The Wilderness Hotel sits in the armpit of the park, founded in the 90s with an aim of creating a “true sustainable destination” alongside the Karhunkierros Hiking Trail and on the edge of Juuma Lake. It is surrounded by remote, unspoilt wilderness where wild elk, European hares and reindeer wander freely around the grounds.
In the “time of running water,” the camp offers rafting on the crystal clear waters of River Kitka on either family-friendly or wilder routes, or on longer tours to the Russian border. There is also paddling for beginners on a trip on Juuma lakes and the sand beaches of Lake Yli-Juuma.
During the “time of snow and ice,” when the lakes are frozen, guests can simply marvel at the winter wonderland or snowshoe and ice-climb their way through this remarkable landscape. There is also the option to learn the ancient art of quinzee building – fashioning a hollowed-out mound of snow to make sleeping quarters.
“Very quickly we noticed that the old ways (of tourism) are not the future,” says Keijo, the only member of staff still working at Basecamp Oulanka since its inception. “Nature is our future and we started a sustainable project. It took six years to find the place, to study the concept and build the first service building.
“We are proud of our concept, our guides, our camp and our guests. We pride ourselves in sustainable activities and real life: together with tour operator Exodus and our customers, we have donated more than 60,000 Euros to wilderness protection work during the last six years,” he says. “This is the true sustainable destination.”
The activities they offer are based on the Sustainable Tourism Development strategy of PAN Parks, with accommodation in a lovely, simple complex of wooden buildings housing 17 comfortable and cosy bedrooms, built entirely from logs sourced on site. The sauna, hot tub and heating system are run on sustainably sourced wood pellets, making their electricity 100% renewable.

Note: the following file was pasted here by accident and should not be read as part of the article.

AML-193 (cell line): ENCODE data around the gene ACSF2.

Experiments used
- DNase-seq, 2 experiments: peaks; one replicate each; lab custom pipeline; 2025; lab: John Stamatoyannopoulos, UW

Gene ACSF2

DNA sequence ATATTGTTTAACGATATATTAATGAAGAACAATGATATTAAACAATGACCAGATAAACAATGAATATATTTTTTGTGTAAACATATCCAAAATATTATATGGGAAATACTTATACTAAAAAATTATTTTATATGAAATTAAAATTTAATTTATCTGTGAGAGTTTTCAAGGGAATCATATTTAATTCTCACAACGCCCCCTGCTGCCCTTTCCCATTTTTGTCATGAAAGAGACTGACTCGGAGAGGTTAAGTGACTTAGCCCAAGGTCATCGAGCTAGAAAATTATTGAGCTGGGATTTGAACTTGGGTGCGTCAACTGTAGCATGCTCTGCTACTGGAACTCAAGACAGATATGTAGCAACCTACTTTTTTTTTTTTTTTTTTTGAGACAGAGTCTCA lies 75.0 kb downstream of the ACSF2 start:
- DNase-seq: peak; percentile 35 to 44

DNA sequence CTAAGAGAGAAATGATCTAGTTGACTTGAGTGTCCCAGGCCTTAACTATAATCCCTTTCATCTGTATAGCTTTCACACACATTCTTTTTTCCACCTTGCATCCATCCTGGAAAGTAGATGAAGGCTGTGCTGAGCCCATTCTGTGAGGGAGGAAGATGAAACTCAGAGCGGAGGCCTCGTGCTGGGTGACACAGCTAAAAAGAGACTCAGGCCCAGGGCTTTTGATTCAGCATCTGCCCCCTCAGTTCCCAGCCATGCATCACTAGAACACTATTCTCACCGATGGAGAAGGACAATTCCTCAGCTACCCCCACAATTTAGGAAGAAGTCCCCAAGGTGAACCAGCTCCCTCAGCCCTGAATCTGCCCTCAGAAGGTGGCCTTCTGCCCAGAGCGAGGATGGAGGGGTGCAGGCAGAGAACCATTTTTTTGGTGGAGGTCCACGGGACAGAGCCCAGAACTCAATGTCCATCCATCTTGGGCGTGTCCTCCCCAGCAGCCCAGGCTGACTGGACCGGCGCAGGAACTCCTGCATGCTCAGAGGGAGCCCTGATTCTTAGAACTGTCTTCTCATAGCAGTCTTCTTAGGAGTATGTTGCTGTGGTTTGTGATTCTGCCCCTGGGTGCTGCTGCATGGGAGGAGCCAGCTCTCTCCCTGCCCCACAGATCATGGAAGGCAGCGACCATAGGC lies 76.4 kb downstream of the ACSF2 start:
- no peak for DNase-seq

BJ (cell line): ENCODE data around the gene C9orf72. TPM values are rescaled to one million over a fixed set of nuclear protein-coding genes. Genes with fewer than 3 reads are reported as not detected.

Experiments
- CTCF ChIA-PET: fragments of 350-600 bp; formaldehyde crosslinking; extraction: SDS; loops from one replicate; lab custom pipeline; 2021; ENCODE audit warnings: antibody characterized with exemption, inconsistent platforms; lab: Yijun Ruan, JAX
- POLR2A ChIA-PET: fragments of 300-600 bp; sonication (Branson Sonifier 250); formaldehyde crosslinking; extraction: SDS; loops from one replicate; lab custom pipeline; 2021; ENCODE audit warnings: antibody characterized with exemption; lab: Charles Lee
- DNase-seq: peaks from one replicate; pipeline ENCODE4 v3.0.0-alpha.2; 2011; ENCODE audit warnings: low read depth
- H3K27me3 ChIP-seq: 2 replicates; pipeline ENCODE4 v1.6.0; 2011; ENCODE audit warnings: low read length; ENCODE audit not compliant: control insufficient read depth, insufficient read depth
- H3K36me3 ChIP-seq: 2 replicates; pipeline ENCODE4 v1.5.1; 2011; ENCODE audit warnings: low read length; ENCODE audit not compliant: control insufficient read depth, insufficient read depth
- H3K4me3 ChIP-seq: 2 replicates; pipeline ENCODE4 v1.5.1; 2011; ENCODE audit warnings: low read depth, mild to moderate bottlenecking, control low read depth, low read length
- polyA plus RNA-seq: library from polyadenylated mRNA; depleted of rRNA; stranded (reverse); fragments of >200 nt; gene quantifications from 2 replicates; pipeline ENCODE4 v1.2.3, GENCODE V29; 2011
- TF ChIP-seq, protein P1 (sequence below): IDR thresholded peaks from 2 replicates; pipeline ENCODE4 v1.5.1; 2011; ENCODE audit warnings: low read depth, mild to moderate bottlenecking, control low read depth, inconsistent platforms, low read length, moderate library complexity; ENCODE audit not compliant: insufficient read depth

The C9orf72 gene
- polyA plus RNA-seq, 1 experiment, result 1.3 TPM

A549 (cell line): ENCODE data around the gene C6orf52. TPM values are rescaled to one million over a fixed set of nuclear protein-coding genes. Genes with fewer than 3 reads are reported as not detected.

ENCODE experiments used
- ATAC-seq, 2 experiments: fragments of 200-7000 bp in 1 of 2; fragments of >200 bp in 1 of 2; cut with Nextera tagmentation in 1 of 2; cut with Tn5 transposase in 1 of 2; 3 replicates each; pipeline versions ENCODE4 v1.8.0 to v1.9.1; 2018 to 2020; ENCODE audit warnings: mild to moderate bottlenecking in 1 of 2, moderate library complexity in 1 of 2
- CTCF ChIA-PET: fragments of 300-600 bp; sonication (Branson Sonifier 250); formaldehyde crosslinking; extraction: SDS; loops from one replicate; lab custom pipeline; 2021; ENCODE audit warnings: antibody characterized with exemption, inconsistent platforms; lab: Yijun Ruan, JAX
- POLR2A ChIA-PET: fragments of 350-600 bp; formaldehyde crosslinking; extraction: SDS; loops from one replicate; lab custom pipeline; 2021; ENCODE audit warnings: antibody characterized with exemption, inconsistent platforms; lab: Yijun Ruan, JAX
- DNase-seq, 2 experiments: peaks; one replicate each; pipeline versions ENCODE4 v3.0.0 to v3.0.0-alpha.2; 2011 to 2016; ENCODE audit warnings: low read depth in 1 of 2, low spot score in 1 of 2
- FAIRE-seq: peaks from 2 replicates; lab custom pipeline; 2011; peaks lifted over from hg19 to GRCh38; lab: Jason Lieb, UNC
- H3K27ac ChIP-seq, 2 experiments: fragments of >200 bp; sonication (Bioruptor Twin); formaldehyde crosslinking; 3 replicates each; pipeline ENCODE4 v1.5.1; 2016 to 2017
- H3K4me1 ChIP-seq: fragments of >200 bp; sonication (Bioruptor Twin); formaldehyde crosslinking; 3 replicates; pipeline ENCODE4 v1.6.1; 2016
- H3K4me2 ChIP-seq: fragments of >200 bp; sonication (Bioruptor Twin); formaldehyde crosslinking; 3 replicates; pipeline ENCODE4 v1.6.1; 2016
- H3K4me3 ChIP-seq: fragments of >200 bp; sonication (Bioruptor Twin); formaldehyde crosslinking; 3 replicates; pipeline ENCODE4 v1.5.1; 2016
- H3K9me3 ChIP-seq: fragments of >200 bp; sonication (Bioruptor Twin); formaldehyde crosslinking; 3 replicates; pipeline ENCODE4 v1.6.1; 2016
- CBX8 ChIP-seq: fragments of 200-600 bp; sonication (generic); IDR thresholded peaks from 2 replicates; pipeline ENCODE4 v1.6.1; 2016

Staff here also work closely with Metsähallitus, the Finnish National Park service, to help maintain historical agricultural traditions along the River Kitka and in the Kärpäskelhä area of the park. They have also founded their own education system to help licence wilderness guides, working alongside universities in the education of flora, fauna, socioeconomic systems and sustainable tourism.
“Nature, activities, art and tradition are very important here in our camp. Our goal is to change the attitudes of our guests,” says Keijo. “We hope to change their life so that unspoilt and unharnessed areas will stay the same and new wilderness areas will be there in the future.
“Small decisions made by many people make huge effects: eating, shopping, travelling. We talk about these; it is a journey, an education,” he says.
Rarely do you find such a truly unique, perfectly preserved place where nature goes hand-in-hand with tourism. It is not just about staff delivering a service and visitors gaining an experience, but rather an holistic approach towards everyone playing a part in pioneering the preservation of this corner of the planet.
From being soaked through to the skin on one of the country’s most dangerous white-water descents, to swimming in the crystal-clear waters of Juuma Lake after a session in the smoke-sauna, our visit to this corner of Finland’s final frontier left me forever changed. As Keijo would say, you have not lived or travelled until you have been “right into the arms of Mother Nature.”
Scandinavian Air flies to Helsinki with further connections to Kuusamo, where a Basecamp Oulanka representative will meet guests. All equipment for activities is provided at the camp.